Matthiasson, John S. (1992) Living on the Land: Change among the Inuit of Baffin Island, Broadview Press, Peterborough, Ontario

Keywords: camp lifegender, qarmaqPond Inletresettlementsocial housingtents

Matthiasson spent two field seasons (1963-64 and 1973-74) traveling around and living in the settlement of Pond Inlet on Baffin Island, Nunavut. The focus of his study was on the shift from camp to settlement life and how federal policy influenced this change, the impact of commercial whalers on Inuit lifeways, and Tununermiut response to these transitions (p. 11). The ethnography includes his observations of different housing structures, which he described in varying detail. Matthiasson attributed the disappearance of camp life to the policies and procedures implemented in the 1960s by the Department of Northern Affairs and National Resources (DNANR) (p. 53). It is unclear if the author found the housing program to be good or bad for the Tununermiut.

During 1963-64 Matthiasson lived with Tununermiut in a summer camp and then for an extended time in Aullativik, a winter camp. He stayed in a tent made of white canvas and later in a winter home (qarmaq) constructed of sod, whalebone, and scraps of lumber (p. 59-60). The inside of the tent had caribou skins placed furthest from the entrance on the floor, with the fur side of the skin faced up (p.58). The furs provided insulation, and a blanket or cloth would be placed over the furs which made up the sleeping area. The author stated that the Tununermiut Inuit would normally set up their camps so each tent or house was side by side. The summer camp Matthiasson observed, however, was laid out so that the tents provided “maximum protection” against the elements (p.58). Unfortunately the author did not specifically describe what this layout looked like. The winter houses in Aullativik were set up in a linear fashion along the waterfront (p. 60). Upon arrival at the winter camp, the sod houses would need repairing so Inuit families continued to live in tents until the repairs were made. The houses were then covered with the summer tent and later topped by several layers of snow that acted as insulation (p. 62). Round entry halls made of snow blocks were added to the front of houses once the snow conditions were right. These additions were used to store meat and hunting equipment. Matthiasson described the space inside the houses as divided by gender. Facing the door, the right side of the house was considered the woman’s domain and the left side the man’s domain due to placement of material goods and through observations of social visits between Inuit families (p. 63). Matthiasson observed that all of the houses at Aullativik were one room, although a couple of camps in the Pond Inlet area contained two- and three-bedroom houses (p. 61). All of these houses were made from sod and scrap lumber and covered with canvas tents.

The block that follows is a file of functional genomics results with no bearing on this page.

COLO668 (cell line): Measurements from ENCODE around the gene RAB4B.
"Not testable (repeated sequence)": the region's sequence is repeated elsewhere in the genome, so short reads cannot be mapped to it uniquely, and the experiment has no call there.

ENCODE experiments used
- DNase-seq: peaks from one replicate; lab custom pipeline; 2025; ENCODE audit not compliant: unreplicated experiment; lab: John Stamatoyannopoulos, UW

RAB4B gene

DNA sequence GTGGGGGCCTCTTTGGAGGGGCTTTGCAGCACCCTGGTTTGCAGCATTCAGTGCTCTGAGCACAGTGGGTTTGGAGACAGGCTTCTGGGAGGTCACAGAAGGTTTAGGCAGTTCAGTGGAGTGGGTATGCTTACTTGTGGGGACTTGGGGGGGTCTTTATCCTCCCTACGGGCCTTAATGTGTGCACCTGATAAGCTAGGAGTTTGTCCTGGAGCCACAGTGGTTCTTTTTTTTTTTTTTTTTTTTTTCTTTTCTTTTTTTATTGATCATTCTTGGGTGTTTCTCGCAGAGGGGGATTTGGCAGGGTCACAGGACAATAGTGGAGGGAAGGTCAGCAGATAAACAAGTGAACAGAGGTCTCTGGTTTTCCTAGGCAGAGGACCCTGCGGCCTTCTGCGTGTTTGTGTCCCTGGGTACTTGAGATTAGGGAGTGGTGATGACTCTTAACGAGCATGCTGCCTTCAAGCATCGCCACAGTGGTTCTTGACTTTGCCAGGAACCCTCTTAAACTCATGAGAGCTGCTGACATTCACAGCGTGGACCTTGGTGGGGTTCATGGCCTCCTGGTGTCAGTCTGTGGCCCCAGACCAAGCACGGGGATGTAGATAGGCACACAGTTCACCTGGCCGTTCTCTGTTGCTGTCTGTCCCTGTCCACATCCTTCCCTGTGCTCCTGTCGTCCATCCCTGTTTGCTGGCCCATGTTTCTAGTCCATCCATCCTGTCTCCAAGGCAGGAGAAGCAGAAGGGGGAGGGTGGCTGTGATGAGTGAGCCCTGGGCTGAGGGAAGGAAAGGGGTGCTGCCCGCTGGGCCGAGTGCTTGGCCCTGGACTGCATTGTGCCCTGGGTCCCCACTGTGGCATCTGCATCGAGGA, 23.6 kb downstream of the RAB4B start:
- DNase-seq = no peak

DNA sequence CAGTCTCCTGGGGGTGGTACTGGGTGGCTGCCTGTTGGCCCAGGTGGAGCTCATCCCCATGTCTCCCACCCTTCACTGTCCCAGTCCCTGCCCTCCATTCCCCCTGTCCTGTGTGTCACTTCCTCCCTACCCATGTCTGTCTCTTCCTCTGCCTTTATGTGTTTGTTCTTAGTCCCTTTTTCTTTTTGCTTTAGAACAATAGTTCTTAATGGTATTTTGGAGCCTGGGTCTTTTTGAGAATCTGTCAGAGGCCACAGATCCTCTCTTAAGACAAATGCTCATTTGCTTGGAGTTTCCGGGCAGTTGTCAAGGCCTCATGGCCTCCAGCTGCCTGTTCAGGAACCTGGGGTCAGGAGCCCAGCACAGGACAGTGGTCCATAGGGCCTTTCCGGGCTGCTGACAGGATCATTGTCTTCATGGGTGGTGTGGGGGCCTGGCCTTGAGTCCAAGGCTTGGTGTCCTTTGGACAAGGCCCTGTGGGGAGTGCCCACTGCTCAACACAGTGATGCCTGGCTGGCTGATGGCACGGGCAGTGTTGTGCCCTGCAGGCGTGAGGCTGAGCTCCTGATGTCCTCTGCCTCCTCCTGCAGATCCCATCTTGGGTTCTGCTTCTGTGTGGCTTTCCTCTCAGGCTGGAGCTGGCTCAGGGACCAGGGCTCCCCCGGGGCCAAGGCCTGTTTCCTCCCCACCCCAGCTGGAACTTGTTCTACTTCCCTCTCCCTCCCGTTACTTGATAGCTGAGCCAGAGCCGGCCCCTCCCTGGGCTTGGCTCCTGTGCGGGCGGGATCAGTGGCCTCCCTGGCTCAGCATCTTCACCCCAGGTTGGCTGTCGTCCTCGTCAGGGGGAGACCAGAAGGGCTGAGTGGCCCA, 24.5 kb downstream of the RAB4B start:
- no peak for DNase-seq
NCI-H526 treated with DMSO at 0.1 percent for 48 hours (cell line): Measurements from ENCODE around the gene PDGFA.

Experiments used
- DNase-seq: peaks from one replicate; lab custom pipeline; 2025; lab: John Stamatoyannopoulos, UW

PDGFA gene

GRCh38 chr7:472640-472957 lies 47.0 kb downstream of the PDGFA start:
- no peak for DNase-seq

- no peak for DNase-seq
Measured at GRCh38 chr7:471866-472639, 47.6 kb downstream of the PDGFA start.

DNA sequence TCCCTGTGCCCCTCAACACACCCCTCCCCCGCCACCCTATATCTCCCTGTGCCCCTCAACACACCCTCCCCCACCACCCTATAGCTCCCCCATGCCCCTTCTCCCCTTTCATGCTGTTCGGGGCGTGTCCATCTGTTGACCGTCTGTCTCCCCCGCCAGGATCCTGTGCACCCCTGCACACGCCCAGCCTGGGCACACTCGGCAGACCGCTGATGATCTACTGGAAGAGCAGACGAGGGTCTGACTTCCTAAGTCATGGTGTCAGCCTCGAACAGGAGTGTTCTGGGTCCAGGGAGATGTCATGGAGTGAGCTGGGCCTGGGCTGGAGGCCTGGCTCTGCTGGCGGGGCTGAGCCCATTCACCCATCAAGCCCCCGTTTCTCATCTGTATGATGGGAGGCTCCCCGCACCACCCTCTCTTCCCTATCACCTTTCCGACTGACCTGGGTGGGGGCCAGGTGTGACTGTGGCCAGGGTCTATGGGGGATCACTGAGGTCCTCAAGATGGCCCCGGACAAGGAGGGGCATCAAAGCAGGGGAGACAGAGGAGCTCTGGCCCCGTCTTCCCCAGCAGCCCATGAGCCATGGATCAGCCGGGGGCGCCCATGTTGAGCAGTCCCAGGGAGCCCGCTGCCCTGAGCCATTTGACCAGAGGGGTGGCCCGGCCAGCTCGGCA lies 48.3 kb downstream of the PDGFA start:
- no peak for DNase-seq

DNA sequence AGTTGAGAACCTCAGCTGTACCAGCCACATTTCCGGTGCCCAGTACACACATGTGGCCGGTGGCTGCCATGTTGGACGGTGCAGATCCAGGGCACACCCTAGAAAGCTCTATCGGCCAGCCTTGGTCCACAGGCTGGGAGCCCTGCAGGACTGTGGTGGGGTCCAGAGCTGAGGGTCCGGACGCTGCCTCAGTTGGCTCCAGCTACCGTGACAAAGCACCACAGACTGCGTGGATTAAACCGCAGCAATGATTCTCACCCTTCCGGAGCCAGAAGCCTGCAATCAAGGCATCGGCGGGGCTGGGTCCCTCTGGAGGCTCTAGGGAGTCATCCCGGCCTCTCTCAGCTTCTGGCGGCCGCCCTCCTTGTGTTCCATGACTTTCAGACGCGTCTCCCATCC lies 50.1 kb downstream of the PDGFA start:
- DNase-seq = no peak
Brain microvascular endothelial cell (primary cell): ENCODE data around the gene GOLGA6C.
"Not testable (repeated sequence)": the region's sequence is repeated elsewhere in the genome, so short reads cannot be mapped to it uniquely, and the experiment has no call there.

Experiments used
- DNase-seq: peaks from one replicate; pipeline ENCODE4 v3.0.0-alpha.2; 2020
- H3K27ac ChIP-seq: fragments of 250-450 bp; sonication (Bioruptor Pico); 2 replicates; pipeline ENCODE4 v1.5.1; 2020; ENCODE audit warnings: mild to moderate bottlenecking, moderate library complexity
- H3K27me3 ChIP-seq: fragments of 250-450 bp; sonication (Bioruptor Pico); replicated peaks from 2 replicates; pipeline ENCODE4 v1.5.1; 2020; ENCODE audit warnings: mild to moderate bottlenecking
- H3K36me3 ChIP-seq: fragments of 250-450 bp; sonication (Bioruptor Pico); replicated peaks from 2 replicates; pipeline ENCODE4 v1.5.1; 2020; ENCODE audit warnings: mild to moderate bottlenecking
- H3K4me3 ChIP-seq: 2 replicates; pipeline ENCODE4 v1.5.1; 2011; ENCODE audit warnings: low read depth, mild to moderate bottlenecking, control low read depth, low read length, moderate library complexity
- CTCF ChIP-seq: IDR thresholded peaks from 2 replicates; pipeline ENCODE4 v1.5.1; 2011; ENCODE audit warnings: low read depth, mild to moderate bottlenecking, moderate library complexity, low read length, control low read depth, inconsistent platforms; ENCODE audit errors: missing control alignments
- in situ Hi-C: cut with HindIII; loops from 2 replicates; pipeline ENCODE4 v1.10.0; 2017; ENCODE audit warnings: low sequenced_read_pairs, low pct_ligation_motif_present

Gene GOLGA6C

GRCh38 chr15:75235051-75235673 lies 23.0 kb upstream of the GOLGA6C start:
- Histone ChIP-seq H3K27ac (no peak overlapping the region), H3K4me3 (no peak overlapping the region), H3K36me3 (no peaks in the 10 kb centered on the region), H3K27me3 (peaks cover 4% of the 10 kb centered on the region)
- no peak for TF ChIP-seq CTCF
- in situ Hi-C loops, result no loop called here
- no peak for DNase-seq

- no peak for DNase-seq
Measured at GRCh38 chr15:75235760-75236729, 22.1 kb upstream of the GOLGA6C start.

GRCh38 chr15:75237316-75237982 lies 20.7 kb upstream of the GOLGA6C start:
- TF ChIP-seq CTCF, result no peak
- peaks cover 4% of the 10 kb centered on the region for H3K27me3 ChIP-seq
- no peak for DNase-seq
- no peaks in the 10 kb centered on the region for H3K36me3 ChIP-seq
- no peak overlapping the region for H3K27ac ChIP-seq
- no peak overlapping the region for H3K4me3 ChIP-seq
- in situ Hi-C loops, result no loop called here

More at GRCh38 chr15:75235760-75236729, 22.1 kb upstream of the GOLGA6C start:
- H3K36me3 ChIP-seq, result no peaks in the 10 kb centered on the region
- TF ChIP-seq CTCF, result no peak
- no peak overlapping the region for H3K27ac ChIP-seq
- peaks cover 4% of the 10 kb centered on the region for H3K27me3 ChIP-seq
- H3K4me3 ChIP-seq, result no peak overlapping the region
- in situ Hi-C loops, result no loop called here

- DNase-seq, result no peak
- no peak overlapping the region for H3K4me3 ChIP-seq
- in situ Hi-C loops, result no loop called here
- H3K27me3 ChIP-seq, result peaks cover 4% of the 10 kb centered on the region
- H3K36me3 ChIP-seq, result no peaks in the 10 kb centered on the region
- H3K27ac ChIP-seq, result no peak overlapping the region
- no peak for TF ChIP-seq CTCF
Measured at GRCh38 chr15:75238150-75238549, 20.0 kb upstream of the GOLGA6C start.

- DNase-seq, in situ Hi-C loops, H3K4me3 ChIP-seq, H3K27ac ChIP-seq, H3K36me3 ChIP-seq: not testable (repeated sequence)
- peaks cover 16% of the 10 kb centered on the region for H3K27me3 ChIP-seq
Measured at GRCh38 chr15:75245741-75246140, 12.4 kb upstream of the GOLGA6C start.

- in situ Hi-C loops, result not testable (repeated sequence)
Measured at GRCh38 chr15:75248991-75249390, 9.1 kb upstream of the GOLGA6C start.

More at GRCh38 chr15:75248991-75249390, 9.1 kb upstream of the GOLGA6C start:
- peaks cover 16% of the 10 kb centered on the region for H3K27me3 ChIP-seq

Matthiasson also observed that the Inuit who lived in the settlement in 1963-64 were either disabled, elderly, or were employed by Euro-Canadians. The elderly and disabled Inuit were provided heavily subsidized prefabricated houses (p.98). These houses had small bathrooms with no plumbing, so Inuit often used the bathrooms for storage. The few Inuit who worked for the DNANR were provided housing at relatively low rental rates (p.112). There was no mention of a specific rental program or welfare housing. Euro-Canadians were provided government housing as well but their homes had large bathtubs and large tanks to melt ice (p.96). Matthiasson did not provide figures for rental rates or the number of Inuit living in the settlement. Because the author spent the majority of his first field season on the land, he was unable to provide an in depth analysis of settlement houses until his return to the Pond Inlet settlement in 1973-74.

Matthiasson’s second field season was spent in a subsidized three-bedroom house in Pond Inlet with an Inuit family. This house had a small porch with a freezer, small entry hall, combined kitchen/living room area, a small storage room, 2 bedrooms, 1 master bedroom, and a bathroom with a honey bucket and no running water. There were also no stairs built to get to the front door, which was several feet off the ground, so the author and Inuit family entered the house through a side door (p. 134). According to Matthiasson, similar houses were found throughout the settlement. He reported being most surprised by the accumulation of material goods as well as the amount of space in the houses.

The Pond Inlet Housing Association (PIHA) was created in 1970 and had the authority to determine who would live where and what the rental fees would be (p. 153 & 155). Matthiasson considered the PIHA’s allocation of housing and rental rates to be fair. For instance, a person with a well-paid job would have to pay more than a widow. But the author did not explain specific policies implemented by the organization or the attitudes of Inuit residents toward the PIHA.